On a Saturday night recently, I caught up with my girls. It was a typical night any one of us might have had in our thirties, hanging out in a friend’s garden drinking wine and chatting.
After several glasses, one of my mates started talking about one of their sibling’s experiences with depression. She explained the process of trying to get the right support in place had been no easy ride. One by one we all jumped in with a reference to our own experiences supporting a loved one with their mental health. Each story as saddening as the other and quickly I noticed the impact of these experiences on my friends themselves. We each shared our stories about people we knew who had faced their own struggles. What became apparent was that each person had received varying levels of support and to varying degrees of success.
Then one of my friends jumped in, a little sharply, like she just needed to say it quickly, or she wouldn’t say it at all…”I’ve really struggled with anxiety and depression in the past”. Then slowly the “and mes” around the circle began. Interestingly the stories didn’t flow as easily as they had when we were talking about others. Something stood in our way when it came to talking freely about our own experiences. It’s not that we felt ignored, we obviously offered words of encouragement and support but I did notice the clear difference between the ease of the two conversations.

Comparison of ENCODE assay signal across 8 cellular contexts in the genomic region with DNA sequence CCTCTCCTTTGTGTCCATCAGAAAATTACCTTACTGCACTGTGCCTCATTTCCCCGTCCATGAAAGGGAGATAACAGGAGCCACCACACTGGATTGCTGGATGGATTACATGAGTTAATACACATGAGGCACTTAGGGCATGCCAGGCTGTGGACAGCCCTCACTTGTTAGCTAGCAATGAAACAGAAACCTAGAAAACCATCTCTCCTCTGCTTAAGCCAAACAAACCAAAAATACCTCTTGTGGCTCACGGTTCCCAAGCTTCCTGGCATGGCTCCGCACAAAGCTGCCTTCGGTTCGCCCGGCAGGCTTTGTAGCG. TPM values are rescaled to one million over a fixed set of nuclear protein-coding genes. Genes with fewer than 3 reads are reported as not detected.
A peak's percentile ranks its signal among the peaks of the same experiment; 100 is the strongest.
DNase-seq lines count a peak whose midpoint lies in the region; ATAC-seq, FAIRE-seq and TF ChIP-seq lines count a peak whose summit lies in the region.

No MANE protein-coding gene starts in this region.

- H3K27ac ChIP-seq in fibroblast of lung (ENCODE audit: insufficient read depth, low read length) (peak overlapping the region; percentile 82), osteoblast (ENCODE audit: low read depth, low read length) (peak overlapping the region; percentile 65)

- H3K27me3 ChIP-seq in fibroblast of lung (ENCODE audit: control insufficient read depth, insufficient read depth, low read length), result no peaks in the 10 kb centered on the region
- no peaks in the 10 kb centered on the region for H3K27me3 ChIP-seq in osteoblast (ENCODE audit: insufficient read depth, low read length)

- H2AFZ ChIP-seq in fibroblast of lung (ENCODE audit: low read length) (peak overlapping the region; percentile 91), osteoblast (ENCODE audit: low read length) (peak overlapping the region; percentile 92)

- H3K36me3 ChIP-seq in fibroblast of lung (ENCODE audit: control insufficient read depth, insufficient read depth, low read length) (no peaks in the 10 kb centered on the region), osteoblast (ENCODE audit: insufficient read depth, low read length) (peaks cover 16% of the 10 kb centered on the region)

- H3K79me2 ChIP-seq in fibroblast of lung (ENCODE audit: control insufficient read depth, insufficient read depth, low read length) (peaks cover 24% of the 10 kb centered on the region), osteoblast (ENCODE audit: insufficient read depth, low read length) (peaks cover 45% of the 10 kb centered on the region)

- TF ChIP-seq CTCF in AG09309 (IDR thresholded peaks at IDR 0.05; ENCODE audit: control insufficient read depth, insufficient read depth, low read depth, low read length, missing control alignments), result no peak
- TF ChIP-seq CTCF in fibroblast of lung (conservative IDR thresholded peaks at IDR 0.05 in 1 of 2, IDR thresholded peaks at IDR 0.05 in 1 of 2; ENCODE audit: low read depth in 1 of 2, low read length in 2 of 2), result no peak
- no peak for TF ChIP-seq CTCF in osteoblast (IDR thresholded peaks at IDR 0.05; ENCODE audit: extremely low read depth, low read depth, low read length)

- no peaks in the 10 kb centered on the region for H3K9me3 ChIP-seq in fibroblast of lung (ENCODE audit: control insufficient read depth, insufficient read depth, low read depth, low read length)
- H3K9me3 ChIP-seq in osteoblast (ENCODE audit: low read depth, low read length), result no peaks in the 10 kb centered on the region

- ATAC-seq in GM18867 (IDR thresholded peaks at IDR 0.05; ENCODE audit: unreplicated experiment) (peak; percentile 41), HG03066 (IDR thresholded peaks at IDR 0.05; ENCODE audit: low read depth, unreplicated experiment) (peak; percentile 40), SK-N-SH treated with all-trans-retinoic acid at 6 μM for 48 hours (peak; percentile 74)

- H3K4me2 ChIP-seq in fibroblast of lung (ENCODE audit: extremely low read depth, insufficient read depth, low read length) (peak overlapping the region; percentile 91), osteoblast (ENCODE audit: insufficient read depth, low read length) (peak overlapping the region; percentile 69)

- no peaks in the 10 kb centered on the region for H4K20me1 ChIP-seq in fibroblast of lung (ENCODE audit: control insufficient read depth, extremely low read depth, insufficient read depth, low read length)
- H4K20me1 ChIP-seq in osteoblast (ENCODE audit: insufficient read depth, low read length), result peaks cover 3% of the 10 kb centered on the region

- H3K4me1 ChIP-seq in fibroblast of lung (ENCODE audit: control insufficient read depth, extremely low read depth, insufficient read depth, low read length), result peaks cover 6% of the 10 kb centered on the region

I’ve repeatedly thought about that evening since and wondered to myself, if I had said more, if I had provided more encouragement and support, would everyone else have felt that they could too? But none of us elaborated on our experiences. It was much easier to talk about others experiences than it was our own.
Whilst we had got over the initial hurdle of talking about it, and technically “normalising” the conversation around mental health, it still felt uncomfortable, which it shouldn’t have, as we were all in the same boat. Ok, every experience is unique but it was evident that we shared a similar set of feelings and struggles that have inhibited each of our everyday lives.
So, can we say the conversation the other night had been “normalised”? Yes, probably. So, if it has been “normalised” isn’t that half the battle? Clearly not, as even a group of close friends couldn’t open up fully about their personal experiences. This dilemma took me back to something I had read recently about sexuality – the notion that this topic has moved on from “normalising” to “usualising”.
The reason that many have moved away from the term “normalising” when describing people, is because “normalising” assumes there is a “right” way of being and therefore the term can put us outside of the majority, which still creates a sense of difference.
Whereas when we “usualise” something, it’s about acclimatizing people to something and it moves away from the threat of difference and fear either in ourselves or from others.
At the end of the day, it is just a subtle change in vocabulary but it did get me thinking and talking – which is the whole point, right?